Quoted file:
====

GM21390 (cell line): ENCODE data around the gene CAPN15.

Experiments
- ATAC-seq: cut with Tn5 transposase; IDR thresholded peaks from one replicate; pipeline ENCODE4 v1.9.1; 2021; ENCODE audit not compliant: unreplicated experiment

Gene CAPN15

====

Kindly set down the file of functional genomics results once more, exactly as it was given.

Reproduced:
GM21390 (cell line): ENCODE data around the gene CAPN15.

Experiments
- ATAC-seq: cut with Tn5 transposase; IDR thresholded peaks from one replicate; pipeline ENCODE4 v1.9.1; 2021; ENCODE audit not compliant: unreplicated experiment

Gene CAPN15